Tākitimu was a waka (canoe) with whakapapa throughout the Pacific particularly with Samoa, the Cook Islands and Aotearoa (New Zealand) in ancient times. In several Māori traditions, the Tākitimu was one of the great Māori migration ships that brought Polynesian migrants to New Zealand from Hawaiki.

Great Māori migration waka
CommanderTamatea Arikinui, Kahukura, Arutanga, Tangiia
IwiNgāti Ruapani, Rongowhakaata, Te Aitanga-a-Hauiti, Te Aitanga-a-Māhaki, Ngāti Ranginui

Cook Islands Māori traditions

The Tākitumu (sic) was an important waka in the Cook Islands with one of the districts on the main island of Rarotonga consequently named after it. Sir Tom Davis, Pa Tuterangi Ariki, KFE, wrote in the form of a novel, an account of 300 years of voyaging of the Tākitumu (sic) by his own forebears as told in their traditions.

Aotearoa - Māori traditions

The Tākitimu appears in many traditions around New Zealand. Most accounts agree that the Tākitimu was a sacred canoe. Many also give the name of the captain as "Tamatea", although in different forms.

Traditions of the East Coast

Te Māhia accounts

Accounts from the northern East Coast indicate that the Tākitimu left Hawaiki after two brothers, Ruawharo and Tūpai, took the canoe from their enemies and escaped to New Zealand. The vessel landed on the Māhia Peninsula and the crew dispersed: Ruawharo stayed at Māhia, a man named Puhiariki went to Muriwhenua in present-day Northland, while others moved to Tauranga.

Ngāti Kahungunu accounts

According to Ngāti Kahungunu, the Tākitimu was captained by Tamatea Arikinui, who landed and settled in the Tauranga area. Some of his descendants gave rise to Ngāti Kahungunu. Others journeyed along the east coast, including two tohunga (priests): Ruawharo, who settled at Te Māhia; and Tūpai, who settled in the Wairarapa. Command of the vessel was given to Tahu Pōtiki, who travelled up the Wairoa River, and later to the South Island, where he became the founding ancestor of Ngāi Tahu.[1]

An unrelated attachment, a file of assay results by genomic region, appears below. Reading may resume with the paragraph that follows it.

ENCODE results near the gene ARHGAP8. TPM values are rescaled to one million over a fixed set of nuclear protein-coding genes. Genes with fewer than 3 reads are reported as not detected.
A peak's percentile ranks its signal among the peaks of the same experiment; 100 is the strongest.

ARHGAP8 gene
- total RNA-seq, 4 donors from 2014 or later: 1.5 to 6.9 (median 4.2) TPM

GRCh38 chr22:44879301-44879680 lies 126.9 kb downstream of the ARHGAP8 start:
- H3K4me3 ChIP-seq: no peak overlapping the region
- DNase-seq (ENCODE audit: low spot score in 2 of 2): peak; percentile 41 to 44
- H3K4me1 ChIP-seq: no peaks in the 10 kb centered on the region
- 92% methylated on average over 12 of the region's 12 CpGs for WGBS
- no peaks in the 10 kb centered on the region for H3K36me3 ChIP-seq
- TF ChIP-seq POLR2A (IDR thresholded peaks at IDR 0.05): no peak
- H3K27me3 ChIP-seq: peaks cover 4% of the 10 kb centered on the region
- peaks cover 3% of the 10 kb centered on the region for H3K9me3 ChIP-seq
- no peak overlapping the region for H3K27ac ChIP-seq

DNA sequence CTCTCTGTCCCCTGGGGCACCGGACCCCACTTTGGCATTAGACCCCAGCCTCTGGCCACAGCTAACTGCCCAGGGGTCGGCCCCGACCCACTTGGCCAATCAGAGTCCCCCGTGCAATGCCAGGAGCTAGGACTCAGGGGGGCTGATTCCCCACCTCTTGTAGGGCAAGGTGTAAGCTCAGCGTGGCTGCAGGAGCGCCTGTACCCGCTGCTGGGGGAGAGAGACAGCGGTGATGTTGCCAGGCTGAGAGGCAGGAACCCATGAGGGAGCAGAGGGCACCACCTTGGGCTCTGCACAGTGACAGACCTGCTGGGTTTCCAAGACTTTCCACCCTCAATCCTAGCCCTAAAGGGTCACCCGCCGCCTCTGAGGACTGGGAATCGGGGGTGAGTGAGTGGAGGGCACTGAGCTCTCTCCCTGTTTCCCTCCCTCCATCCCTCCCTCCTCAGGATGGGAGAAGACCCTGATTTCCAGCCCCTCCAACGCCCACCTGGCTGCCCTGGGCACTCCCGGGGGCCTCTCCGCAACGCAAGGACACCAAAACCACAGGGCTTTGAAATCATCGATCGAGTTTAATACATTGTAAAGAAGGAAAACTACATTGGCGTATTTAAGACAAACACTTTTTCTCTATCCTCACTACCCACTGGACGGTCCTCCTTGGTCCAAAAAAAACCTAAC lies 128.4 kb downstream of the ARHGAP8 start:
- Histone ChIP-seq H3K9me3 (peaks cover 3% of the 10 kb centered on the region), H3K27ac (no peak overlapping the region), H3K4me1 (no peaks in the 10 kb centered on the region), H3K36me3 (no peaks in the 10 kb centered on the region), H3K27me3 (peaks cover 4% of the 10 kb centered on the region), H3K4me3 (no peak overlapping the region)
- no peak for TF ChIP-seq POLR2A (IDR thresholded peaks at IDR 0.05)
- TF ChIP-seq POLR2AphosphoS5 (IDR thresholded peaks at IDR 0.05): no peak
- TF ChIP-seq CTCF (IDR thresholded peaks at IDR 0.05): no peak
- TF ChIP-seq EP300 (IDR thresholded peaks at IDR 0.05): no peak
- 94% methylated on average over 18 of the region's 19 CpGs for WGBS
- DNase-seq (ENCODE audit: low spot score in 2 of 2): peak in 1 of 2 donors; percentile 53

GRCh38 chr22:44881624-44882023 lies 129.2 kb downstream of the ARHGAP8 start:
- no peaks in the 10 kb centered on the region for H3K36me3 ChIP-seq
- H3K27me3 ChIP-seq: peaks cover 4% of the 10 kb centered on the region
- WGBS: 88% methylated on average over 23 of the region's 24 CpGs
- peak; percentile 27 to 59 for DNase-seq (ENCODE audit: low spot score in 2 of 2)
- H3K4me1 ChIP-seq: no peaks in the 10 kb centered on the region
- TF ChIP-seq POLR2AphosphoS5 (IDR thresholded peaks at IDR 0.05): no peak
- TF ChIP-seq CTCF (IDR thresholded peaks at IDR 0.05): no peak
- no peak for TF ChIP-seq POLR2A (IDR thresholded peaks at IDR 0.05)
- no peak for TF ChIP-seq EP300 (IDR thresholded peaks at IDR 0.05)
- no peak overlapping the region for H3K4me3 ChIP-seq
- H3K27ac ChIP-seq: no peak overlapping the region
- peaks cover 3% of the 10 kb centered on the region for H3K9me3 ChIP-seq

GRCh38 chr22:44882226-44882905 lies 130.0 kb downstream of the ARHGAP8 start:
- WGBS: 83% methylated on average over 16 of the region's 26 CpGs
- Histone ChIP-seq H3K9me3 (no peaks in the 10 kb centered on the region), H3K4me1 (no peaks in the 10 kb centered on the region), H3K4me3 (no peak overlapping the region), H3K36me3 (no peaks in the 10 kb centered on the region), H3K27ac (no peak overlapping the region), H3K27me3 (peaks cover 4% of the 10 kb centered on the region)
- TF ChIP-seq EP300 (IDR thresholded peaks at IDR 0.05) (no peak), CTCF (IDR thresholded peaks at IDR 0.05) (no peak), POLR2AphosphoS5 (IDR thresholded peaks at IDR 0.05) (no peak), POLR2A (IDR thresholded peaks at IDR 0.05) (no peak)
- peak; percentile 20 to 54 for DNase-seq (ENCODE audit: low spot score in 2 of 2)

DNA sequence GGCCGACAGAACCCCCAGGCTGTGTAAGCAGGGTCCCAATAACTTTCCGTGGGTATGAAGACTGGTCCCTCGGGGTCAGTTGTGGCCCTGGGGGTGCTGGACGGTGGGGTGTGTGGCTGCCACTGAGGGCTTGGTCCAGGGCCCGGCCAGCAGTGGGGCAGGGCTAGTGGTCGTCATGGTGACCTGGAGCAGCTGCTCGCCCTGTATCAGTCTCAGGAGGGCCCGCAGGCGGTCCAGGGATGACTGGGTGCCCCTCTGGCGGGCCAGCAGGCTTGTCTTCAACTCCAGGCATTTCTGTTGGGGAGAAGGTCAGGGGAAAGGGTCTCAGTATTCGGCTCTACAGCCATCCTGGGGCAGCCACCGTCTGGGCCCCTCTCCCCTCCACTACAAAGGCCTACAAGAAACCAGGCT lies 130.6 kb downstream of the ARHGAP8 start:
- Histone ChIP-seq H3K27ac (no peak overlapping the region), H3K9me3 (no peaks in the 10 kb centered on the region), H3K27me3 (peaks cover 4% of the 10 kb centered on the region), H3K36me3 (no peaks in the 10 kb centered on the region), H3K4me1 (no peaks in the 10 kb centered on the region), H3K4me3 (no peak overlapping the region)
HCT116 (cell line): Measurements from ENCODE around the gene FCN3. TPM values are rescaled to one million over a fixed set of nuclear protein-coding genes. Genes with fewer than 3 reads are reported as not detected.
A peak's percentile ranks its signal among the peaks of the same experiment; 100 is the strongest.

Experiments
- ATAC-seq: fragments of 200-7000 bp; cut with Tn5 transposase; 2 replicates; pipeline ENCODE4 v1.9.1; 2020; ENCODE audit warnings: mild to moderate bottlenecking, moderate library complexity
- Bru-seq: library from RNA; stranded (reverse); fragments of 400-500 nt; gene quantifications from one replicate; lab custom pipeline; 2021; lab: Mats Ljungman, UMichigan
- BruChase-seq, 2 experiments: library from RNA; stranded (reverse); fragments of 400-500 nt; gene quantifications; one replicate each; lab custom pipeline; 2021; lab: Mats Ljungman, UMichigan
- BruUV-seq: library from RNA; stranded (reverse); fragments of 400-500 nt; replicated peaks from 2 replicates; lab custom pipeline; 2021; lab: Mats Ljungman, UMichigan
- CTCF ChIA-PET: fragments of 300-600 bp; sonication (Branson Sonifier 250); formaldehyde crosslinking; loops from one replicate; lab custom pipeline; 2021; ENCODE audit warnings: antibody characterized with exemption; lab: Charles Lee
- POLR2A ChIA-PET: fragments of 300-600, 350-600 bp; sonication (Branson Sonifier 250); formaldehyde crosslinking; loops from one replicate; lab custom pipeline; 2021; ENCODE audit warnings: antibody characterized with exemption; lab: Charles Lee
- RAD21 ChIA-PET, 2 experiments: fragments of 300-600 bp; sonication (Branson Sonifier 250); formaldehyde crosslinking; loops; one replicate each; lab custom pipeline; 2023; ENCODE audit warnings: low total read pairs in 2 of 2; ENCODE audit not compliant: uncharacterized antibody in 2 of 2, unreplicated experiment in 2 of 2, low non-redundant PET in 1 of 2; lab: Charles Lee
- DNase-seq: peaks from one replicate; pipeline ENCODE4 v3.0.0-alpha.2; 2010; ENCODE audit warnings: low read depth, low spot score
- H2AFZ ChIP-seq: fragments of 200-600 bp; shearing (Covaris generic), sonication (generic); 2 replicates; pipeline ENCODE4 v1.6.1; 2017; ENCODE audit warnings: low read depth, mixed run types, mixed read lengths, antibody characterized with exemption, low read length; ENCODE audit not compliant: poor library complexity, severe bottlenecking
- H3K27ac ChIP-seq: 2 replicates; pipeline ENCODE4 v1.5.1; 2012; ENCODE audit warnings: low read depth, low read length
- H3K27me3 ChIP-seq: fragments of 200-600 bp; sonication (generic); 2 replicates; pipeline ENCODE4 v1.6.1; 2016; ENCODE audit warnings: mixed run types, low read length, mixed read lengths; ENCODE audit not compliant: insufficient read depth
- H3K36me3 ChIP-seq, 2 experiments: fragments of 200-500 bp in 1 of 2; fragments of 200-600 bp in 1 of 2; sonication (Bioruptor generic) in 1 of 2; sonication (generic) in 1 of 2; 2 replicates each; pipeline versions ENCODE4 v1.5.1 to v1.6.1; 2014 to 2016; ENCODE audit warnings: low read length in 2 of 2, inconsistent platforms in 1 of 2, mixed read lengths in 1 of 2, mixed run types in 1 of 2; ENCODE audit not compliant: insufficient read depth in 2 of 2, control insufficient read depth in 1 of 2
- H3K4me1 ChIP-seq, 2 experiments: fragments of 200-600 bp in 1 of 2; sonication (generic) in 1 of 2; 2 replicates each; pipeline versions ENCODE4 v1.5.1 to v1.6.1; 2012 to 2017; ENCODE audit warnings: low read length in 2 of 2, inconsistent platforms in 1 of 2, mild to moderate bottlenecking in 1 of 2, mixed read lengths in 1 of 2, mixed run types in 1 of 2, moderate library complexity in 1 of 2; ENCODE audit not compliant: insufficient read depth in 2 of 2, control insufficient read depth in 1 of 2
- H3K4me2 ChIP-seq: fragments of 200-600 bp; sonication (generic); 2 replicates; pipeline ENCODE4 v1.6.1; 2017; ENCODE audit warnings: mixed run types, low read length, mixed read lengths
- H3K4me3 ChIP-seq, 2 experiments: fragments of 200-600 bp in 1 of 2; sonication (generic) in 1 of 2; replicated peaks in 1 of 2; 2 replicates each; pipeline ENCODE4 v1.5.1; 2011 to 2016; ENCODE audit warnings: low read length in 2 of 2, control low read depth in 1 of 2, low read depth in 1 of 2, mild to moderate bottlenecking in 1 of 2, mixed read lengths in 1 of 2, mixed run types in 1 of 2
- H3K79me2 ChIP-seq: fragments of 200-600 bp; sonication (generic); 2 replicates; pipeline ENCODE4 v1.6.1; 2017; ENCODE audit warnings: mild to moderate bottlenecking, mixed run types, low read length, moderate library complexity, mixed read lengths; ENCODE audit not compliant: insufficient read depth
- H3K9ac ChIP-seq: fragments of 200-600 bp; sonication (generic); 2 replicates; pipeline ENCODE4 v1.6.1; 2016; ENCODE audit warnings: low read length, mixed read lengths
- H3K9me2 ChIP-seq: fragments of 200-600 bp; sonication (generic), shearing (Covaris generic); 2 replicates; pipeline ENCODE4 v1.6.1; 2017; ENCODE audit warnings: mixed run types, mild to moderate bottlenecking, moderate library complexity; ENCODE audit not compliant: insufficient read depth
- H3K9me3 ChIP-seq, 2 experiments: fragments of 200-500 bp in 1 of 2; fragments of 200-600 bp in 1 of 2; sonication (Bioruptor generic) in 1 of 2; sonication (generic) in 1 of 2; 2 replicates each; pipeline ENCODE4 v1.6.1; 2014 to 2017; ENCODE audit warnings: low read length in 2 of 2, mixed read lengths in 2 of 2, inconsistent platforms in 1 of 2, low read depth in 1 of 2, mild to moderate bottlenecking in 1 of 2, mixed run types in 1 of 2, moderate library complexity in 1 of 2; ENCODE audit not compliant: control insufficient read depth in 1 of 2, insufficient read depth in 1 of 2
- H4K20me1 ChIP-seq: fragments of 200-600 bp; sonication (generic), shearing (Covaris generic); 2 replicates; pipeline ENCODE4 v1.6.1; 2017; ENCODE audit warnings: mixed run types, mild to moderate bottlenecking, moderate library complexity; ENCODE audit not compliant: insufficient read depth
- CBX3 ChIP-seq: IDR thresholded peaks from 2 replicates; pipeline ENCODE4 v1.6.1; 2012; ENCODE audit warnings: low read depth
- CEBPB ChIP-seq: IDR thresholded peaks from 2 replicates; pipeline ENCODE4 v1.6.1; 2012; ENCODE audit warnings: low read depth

Traditions of the Bay of Plenty

The tribes of the Tauranga region refer to the canoe as Takitimu. Some traditions say that the Takitimu was captained by Tamatea, father of Ranginui, and Kahungunu the founding ancestor of Ngāti Ranginui. Ngāti Kahungunu recognise this "Tamatea" as the grandson of Tamatea Arikinui, and refer to him as "Tamatea-pokaiwhenua-pokaimoana". However, accounts in Northland and Tauranga do not indicate the existence of more than one "Tamatea" from the Takitimu.

Traditions of the South Island

South Island traditions indicate that Tamatea explored the western and southern coastlines of the South Island. The Tākitimu is said to have been turned to stone at Murihiku. From there, Tamatea is said to have built another canoe, the Karaerae, to return to the North Island.

See also


  1. Whaanga, Mere (3 March 2017). "Ngāti Kahungunu - Ancestors". Te Ara – the Encyclopedia of New Zealand. Retrieved 13 August 2018.
  • Black, Te Awanuiārangi (2006-09-26). "Tauranga Moana tribes". Te Ara – the Encyclopedia of New Zealand. Archived from the original on 2007-01-06. Retrieved 2007-04-05.
  • Craig, R.D. (1989). Dictionary of Polynesian Mythology. New York: Greenwood Press. p. 255.
  • Taonui, Rāwiri (2006-12-21). "Canoe traditions". Te Ara – the Encyclopedia of New Zealand. Archived from the original on 2007-12-17. Retrieved 2007-04-05.
  • Whaanga, Mere (2006-12-21). "Ngāti Kahungunu". Te Ara – the Encyclopedia of New Zealand. Archived from the original on 2007-07-01. Retrieved 2007-04-05.
  • Davis, Tom (1992-12-01). "Vaka". Polynesian Press. Retrieved 1992-12-01. Check date values in: |accessdate= (help)
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